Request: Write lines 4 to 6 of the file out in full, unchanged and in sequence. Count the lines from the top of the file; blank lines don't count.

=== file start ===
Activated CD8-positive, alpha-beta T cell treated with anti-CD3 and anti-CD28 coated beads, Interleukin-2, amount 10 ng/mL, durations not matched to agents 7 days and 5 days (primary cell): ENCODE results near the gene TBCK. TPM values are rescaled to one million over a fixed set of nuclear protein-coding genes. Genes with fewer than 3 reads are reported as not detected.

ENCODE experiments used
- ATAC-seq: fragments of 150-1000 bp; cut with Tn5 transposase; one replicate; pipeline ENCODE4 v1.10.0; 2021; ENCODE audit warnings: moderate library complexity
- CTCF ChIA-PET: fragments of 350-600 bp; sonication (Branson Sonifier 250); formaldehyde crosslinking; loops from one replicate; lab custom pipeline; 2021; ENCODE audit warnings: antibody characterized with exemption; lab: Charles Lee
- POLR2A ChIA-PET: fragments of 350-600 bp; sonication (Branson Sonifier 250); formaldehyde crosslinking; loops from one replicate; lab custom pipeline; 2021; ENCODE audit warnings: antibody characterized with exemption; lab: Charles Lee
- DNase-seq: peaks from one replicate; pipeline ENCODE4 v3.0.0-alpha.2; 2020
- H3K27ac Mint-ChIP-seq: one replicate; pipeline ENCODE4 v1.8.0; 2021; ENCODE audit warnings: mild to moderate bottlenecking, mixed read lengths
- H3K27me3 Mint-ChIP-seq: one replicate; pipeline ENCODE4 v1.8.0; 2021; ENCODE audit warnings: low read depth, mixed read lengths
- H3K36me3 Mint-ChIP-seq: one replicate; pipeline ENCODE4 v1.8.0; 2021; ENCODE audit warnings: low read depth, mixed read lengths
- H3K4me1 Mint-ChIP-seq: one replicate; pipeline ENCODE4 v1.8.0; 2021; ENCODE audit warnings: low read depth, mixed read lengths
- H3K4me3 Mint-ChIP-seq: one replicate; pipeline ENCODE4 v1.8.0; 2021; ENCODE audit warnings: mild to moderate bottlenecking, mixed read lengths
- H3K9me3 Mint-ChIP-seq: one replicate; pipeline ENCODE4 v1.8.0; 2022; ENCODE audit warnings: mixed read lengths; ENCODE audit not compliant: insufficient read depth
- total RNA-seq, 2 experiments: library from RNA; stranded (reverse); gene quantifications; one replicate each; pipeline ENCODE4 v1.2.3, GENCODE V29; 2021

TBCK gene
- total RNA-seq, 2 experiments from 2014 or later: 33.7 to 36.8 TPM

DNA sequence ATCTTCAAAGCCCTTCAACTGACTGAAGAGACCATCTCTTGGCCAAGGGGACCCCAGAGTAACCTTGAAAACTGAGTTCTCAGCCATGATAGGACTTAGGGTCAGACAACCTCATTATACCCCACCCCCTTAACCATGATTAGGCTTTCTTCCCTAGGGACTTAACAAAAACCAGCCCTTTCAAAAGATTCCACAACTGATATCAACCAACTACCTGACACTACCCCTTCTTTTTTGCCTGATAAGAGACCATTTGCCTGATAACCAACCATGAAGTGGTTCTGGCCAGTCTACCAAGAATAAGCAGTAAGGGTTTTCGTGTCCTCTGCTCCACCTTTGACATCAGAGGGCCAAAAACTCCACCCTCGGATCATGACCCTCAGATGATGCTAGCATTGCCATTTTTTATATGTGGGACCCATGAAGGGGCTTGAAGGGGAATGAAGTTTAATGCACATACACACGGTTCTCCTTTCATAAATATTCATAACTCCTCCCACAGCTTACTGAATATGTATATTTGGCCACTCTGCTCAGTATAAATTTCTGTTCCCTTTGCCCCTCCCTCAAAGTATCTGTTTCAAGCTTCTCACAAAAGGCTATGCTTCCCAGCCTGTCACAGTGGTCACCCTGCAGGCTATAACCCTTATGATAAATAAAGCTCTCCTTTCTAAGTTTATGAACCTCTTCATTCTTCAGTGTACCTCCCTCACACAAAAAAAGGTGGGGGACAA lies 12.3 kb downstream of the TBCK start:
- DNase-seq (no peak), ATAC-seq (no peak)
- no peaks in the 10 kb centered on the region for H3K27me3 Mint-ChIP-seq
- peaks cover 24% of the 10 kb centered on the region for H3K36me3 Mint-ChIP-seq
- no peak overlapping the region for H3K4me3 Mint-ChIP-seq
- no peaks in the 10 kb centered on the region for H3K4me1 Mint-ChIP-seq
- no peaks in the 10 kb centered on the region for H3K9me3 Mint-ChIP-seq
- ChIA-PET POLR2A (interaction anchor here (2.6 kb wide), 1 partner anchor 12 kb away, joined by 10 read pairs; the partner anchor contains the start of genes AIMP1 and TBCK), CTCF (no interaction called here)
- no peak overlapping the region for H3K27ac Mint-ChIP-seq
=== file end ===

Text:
- CTCF ChIA-PET: fragments of 350-600 bp; sonication (Branson Sonifier 250); formaldehyde crosslinking; loops from one replicate; lab custom pipeline; 2021; ENCODE audit warnings: antibody characterized with exemption; lab: Charles Lee
- POLR2A ChIA-PET: fragments of 350-600 bp; sonication (Branson Sonifier 250); formaldehyde crosslinking; loops from one replicate; lab custom pipeline; 2021; ENCODE audit warnings: antibody characterized with exemption; lab: Charles Lee
- DNase-seq: peaks from one replicate; pipeline ENCODE4 v3.0.0-alpha.2; 2020